Home » new poems, Poetry


By (April 1, 2014) No Comment

There are moons that orbit Grief;
they are, finally, an escape off
that sorry planet.
The moons are dumpy and irregular
and resemble
rotating potatoes
but they are beautiful in their scarred, pocked,
imperfect way,
turning on their elliptic
through roaring blackness.
When you finally reach
the moon
that you’ll make yours, named
after the Roman
God of Sadness,
that view of the distant planet
wrapped in veils of cloud
will seem a comfort,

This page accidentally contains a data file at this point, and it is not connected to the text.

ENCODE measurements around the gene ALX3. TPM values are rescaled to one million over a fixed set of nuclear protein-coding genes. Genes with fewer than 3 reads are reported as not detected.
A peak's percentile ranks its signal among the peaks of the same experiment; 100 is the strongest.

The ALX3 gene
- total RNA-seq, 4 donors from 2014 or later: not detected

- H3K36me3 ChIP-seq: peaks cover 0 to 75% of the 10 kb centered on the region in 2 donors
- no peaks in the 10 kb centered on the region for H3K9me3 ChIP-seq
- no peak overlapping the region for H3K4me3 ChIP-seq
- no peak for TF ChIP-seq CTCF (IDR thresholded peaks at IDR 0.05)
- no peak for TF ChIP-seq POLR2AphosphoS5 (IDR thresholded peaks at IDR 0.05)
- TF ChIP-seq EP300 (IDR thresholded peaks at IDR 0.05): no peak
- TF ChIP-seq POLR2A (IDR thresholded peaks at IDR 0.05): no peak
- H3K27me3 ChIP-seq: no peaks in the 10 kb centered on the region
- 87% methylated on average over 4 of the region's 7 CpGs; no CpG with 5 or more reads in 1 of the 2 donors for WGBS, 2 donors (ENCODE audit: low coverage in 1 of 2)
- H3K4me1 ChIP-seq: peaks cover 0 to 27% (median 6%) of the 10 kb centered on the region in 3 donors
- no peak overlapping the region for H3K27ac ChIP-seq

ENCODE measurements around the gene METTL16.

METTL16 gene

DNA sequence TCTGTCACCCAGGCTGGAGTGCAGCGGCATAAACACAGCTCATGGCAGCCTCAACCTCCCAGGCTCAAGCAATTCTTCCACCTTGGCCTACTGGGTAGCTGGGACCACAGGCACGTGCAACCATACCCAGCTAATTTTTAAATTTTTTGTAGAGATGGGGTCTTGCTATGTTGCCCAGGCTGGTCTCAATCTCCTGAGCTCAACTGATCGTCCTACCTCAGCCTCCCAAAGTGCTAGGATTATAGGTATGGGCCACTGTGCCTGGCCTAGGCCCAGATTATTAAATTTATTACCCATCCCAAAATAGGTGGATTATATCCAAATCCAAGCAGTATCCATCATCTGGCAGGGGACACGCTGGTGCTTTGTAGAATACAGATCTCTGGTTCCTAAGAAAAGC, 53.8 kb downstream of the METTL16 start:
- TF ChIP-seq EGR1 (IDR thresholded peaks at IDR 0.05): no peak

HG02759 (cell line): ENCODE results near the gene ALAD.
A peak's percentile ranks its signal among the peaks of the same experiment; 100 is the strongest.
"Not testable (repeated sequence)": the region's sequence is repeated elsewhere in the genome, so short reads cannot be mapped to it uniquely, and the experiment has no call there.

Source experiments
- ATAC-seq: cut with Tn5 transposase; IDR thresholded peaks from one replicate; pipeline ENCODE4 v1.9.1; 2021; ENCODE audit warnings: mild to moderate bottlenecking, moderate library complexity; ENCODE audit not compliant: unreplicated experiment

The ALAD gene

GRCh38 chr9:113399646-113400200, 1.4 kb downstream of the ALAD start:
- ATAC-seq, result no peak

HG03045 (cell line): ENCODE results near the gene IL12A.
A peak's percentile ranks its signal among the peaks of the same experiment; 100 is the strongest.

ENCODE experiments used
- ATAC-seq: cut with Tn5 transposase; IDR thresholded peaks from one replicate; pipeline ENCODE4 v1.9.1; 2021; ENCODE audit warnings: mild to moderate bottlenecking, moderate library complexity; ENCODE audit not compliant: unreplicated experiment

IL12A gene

although for a long while you’ll still describe it
as one might describe
a wound.

Kim Roberts is the author of four books of poems, including To the South Pole, forthcoming Fall 2014 from Broadkill Press, a book written in the voice of Antarctic explorer Robert Falcon Scott.  She is editor of Beltway Poetry Quarterly and the anthology Full Moon on K Street: Poems About Washington, DC (Plan B Press, 2010), and co-editor of Delaware Poetry Review and the web exhibit DC Writers’ Homes.  Roberts is the recipient of grants from the National Endowment for the Humanities, the Humanities Council of Washington, and the DC Commission on the Arts, and has been a writer-in-residence at 14 artist colonies.  Her website: http://www.kimroberts.org.